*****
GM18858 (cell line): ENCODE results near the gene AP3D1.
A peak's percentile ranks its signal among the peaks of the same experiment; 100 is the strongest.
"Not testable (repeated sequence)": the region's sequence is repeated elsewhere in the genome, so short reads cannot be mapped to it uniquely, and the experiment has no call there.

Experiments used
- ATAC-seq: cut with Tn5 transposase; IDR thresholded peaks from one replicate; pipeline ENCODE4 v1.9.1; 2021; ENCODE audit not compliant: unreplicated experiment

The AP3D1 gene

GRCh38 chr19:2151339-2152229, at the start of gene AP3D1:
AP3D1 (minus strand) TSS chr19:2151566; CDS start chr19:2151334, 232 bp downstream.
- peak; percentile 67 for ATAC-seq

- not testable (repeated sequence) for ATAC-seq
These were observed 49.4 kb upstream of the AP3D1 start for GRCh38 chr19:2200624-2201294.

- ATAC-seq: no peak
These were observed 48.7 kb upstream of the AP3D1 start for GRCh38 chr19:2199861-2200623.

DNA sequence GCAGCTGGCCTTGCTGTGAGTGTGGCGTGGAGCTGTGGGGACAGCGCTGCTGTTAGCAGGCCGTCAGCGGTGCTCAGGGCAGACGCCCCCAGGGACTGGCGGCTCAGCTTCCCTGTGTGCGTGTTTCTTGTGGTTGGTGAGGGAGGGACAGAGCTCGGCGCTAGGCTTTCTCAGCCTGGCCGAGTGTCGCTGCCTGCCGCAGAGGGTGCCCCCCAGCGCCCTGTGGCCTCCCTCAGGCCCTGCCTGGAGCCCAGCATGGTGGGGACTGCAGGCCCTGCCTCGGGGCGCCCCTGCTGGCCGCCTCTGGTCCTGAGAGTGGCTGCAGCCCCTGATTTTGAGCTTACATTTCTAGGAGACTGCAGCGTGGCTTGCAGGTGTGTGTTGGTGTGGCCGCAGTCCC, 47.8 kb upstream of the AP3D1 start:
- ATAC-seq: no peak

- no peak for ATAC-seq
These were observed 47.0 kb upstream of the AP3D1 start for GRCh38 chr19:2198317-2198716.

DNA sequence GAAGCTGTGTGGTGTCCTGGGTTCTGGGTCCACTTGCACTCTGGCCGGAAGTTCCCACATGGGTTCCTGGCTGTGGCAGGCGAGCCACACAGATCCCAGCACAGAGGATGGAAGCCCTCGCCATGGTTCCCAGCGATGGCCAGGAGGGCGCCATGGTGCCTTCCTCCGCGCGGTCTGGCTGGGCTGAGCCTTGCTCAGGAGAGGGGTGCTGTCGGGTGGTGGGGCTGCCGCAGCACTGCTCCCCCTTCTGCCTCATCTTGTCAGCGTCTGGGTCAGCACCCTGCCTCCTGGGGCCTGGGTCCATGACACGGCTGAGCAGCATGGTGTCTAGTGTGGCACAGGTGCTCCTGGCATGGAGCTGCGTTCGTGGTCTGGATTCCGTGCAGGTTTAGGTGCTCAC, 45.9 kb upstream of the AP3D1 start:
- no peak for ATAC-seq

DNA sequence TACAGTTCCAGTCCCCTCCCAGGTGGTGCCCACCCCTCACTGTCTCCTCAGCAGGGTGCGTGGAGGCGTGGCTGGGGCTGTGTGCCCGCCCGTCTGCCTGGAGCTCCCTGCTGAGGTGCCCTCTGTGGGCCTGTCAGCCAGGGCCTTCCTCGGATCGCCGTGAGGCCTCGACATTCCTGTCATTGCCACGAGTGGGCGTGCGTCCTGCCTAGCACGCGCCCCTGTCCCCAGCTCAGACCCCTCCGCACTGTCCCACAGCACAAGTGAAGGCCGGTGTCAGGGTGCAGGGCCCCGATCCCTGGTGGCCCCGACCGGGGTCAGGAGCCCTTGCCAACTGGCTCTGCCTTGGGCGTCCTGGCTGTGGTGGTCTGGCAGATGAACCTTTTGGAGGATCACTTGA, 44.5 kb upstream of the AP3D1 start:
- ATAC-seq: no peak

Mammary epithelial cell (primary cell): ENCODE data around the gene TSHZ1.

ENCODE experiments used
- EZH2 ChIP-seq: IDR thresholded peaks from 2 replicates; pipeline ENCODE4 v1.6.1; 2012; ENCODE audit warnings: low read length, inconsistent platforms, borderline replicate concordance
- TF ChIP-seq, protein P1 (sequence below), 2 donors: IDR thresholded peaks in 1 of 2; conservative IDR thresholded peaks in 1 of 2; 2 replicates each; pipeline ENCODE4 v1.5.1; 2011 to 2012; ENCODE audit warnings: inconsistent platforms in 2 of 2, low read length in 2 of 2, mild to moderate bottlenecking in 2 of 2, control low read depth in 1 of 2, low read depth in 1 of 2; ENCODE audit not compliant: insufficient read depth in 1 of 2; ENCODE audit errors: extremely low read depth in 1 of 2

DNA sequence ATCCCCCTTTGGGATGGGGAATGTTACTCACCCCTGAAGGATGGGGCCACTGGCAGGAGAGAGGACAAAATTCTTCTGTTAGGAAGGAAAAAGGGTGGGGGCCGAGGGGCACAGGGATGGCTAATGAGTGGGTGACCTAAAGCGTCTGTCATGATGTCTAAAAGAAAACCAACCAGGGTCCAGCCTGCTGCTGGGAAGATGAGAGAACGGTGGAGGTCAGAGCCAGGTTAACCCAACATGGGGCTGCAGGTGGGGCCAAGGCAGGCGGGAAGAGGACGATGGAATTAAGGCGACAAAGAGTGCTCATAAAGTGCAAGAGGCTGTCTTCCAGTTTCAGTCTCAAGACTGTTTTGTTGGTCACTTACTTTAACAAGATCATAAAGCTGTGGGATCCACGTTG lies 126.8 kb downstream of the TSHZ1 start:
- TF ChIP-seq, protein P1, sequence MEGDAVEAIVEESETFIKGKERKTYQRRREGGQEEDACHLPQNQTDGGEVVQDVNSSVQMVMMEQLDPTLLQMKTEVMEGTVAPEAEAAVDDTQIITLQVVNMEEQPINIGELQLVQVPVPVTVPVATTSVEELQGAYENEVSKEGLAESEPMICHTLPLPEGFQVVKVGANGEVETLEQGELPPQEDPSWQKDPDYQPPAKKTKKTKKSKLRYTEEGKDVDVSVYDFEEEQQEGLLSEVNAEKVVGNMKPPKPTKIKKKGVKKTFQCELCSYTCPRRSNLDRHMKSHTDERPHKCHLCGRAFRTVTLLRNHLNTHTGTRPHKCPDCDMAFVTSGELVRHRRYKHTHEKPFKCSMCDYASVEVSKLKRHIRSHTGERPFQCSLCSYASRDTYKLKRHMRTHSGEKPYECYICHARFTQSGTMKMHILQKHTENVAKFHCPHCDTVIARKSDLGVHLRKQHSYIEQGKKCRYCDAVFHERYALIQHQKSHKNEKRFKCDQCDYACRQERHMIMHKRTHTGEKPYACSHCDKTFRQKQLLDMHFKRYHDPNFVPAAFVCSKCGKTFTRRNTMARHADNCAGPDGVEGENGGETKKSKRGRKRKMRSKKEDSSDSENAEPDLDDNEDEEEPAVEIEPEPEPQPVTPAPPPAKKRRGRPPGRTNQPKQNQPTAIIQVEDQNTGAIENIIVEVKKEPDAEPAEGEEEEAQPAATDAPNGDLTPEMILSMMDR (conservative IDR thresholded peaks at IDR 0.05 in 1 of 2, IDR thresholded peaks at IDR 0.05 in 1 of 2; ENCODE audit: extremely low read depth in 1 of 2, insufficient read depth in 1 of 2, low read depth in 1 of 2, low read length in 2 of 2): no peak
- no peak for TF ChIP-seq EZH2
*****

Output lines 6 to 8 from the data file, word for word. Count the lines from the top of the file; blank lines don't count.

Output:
The AP3D1 gene

GRCh38 chr19:2151339-2152229, at the start of gene AP3D1:
AP3D1 (minus strand) TSS chr19:2151566; CDS start chr19:2151334, 232 bp downstream.